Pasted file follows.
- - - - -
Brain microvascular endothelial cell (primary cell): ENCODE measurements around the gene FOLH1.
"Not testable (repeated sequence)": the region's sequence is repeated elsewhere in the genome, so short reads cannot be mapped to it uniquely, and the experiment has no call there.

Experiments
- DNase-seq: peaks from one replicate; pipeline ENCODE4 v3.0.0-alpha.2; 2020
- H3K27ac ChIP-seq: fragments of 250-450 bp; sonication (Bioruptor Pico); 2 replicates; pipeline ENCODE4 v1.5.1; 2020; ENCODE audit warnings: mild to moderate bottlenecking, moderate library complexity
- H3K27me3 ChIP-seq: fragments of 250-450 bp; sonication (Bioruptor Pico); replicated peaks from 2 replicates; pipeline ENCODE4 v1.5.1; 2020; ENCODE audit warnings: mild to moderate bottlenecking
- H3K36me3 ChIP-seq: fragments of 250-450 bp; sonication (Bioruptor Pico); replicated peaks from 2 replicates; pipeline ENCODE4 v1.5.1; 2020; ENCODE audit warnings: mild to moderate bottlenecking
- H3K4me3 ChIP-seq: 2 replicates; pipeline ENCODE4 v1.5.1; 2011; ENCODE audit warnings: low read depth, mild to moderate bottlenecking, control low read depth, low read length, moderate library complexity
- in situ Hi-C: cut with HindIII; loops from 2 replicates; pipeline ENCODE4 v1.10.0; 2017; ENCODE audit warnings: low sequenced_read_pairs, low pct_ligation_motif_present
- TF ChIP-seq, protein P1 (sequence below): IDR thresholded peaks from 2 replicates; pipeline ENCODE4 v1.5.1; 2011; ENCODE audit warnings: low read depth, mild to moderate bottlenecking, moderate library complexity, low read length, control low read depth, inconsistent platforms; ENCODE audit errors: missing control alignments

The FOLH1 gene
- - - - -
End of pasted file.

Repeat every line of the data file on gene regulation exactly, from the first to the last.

Brain microvascular endothelial cell (primary cell): ENCODE measurements around the gene FOLH1.
"Not testable (repeated sequence)": the region's sequence is repeated elsewhere in the genome, so short reads cannot be mapped to it uniquely, and the experiment has no call there.

Experiments
- DNase-seq: peaks from one replicate; pipeline ENCODE4 v3.0.0-alpha.2; 2020
- H3K27ac ChIP-seq: fragments of 250-450 bp; sonication (Bioruptor Pico); 2 replicates; pipeline ENCODE4 v1.5.1; 2020; ENCODE audit warnings: mild to moderate bottlenecking, moderate library complexity
- H3K27me3 ChIP-seq: fragments of 250-450 bp; sonication (Bioruptor Pico); replicated peaks from 2 replicates; pipeline ENCODE4 v1.5.1; 2020; ENCODE audit warnings: mild to moderate bottlenecking
- H3K36me3 ChIP-seq: fragments of 250-450 bp; sonication (Bioruptor Pico); replicated peaks from 2 replicates; pipeline ENCODE4 v1.5.1; 2020; ENCODE audit warnings: mild to moderate bottlenecking
- H3K4me3 ChIP-seq: 2 replicates; pipeline ENCODE4 v1.5.1; 2011; ENCODE audit warnings: low read depth, mild to moderate bottlenecking, control low read depth, low read length, moderate library complexity
- in situ Hi-C: cut with HindIII; loops from 2 replicates; pipeline ENCODE4 v1.10.0; 2017; ENCODE audit warnings: low sequenced_read_pairs, low pct_ligation_motif_present
- TF ChIP-seq, protein P1 (sequence below): IDR thresholded peaks from 2 replicates; pipeline ENCODE4 v1.5.1; 2011; ENCODE audit warnings: low read depth, mild to moderate bottlenecking, moderate library complexity, low read length, control low read depth, inconsistent platforms; ENCODE audit errors: missing control alignments

The FOLH1 gene